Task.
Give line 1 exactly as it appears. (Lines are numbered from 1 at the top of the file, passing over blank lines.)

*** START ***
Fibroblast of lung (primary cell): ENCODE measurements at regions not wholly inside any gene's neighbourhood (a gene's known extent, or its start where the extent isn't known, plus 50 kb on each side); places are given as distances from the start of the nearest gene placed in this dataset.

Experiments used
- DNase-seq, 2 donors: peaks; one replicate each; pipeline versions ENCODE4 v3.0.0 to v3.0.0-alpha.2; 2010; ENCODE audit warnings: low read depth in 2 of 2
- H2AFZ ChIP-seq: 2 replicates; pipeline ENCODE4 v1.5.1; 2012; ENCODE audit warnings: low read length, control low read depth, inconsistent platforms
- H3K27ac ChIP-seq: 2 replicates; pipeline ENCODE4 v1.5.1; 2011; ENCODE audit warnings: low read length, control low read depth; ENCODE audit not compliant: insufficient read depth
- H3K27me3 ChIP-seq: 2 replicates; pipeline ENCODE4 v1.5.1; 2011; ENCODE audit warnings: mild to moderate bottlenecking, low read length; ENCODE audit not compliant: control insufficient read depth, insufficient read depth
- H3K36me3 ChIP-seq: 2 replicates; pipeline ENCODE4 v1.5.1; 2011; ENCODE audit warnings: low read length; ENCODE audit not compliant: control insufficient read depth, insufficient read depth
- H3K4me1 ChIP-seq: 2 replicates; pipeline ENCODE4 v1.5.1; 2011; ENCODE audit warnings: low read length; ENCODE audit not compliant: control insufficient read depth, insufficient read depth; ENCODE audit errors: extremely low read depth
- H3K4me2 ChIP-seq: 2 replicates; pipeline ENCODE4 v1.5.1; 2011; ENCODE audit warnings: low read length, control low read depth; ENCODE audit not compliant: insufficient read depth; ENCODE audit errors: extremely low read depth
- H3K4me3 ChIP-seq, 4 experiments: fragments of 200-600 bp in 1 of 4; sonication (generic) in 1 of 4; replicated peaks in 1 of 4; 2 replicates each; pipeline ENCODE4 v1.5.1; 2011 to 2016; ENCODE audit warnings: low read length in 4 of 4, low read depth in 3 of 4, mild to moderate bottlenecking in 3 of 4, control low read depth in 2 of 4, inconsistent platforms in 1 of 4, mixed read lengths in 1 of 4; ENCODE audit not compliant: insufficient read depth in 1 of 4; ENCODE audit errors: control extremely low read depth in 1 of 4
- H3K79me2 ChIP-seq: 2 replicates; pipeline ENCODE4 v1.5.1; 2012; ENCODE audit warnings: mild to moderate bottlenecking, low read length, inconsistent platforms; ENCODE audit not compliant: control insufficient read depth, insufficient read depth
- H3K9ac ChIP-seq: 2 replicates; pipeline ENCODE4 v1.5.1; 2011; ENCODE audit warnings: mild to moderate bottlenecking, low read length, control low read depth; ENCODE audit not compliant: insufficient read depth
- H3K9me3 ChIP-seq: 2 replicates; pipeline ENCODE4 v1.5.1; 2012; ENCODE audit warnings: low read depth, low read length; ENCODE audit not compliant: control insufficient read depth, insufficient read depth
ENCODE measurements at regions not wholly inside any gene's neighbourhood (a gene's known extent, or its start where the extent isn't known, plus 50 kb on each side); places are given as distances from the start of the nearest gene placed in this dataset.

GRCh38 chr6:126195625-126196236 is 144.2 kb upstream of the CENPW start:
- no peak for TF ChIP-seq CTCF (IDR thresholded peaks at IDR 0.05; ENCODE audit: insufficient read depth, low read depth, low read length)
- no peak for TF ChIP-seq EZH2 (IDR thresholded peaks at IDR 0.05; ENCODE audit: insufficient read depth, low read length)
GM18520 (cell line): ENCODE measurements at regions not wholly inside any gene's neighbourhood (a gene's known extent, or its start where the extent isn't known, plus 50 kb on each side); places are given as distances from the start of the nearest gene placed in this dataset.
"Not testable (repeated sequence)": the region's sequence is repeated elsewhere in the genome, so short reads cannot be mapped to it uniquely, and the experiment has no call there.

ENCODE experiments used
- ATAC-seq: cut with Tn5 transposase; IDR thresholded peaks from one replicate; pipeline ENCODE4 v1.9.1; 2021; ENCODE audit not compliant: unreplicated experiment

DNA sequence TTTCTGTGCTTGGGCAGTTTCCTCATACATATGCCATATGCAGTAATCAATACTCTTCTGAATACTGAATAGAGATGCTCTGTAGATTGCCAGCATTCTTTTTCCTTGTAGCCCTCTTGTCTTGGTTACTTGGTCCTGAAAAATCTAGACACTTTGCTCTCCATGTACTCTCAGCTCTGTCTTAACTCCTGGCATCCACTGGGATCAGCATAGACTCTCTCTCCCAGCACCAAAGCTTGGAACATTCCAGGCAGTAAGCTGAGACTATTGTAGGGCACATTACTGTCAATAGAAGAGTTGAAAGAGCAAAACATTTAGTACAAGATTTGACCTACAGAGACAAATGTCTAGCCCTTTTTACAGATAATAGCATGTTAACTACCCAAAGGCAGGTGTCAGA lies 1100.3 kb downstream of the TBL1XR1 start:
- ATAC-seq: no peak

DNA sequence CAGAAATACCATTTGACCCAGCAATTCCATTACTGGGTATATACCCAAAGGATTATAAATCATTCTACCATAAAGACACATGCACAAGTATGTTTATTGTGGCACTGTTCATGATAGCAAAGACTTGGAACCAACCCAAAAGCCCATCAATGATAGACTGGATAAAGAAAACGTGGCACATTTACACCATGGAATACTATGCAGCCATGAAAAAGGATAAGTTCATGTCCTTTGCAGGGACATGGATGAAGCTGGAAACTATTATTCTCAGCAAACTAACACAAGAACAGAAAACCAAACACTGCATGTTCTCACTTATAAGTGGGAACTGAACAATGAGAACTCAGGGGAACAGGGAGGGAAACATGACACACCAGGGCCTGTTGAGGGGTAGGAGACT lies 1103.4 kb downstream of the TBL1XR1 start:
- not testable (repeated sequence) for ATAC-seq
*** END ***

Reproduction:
Fibroblast of lung (primary cell): ENCODE measurements at regions not wholly inside any gene's neighbourhood (a gene's known extent, or its start where the extent isn't known, plus 50 kb on each side); places are given as distances from the start of the nearest gene placed in this dataset.